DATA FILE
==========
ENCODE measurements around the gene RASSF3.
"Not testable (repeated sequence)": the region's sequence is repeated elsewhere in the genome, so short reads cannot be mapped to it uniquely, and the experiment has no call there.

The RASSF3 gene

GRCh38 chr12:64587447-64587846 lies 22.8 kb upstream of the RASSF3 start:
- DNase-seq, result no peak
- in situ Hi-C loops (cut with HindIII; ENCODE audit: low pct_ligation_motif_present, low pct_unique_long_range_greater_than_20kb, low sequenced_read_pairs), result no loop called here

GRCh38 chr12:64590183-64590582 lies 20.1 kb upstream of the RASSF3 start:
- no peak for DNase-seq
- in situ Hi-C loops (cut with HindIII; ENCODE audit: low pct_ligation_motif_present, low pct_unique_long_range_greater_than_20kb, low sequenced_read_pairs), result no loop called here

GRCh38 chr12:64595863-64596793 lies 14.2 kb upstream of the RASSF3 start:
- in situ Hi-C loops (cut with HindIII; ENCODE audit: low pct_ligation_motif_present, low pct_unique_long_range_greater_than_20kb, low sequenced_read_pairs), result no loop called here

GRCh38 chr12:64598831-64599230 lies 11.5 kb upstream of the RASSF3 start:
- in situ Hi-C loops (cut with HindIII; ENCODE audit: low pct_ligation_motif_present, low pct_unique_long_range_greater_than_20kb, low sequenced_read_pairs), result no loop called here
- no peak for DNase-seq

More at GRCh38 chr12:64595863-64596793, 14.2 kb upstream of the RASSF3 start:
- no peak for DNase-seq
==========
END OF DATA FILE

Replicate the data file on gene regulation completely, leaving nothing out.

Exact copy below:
ENCODE measurements around the gene RASSF3.
"Not testable (repeated sequence)": the region's sequence is repeated elsewhere in the genome, so short reads cannot be mapped to it uniquely, and the experiment has no call there.

The RASSF3 gene

GRCh38 chr12:64587447-64587846 lies 22.8 kb upstream of the RASSF3 start:
- DNase-seq, result no peak
- in situ Hi-C loops (cut with HindIII; ENCODE audit: low pct_ligation_motif_present, low pct_unique_long_range_greater_than_20kb, low sequenced_read_pairs), result no loop called here

GRCh38 chr12:64590183-64590582 lies 20.1 kb upstream of the RASSF3 start:
- no peak for DNase-seq
- in situ Hi-C loops (cut with HindIII; ENCODE audit: low pct_ligation_motif_present, low pct_unique_long_range_greater_than_20kb, low sequenced_read_pairs), result no loop called here

GRCh38 chr12:64595863-64596793 lies 14.2 kb upstream of the RASSF3 start:
- in situ Hi-C loops (cut with HindIII; ENCODE audit: low pct_ligation_motif_present, low pct_unique_long_range_greater_than_20kb, low sequenced_read_pairs), result no loop called here

GRCh38 chr12:64598831-64599230 lies 11.5 kb upstream of the RASSF3 start:
- in situ Hi-C loops (cut with HindIII; ENCODE audit: low pct_ligation_motif_present, low pct_unique_long_range_greater_than_20kb, low sequenced_read_pairs), result no loop called here
- no peak for DNase-seq

More at GRCh38 chr12:64595863-64596793, 14.2 kb upstream of the RASSF3 start:
- no peak for DNase-seq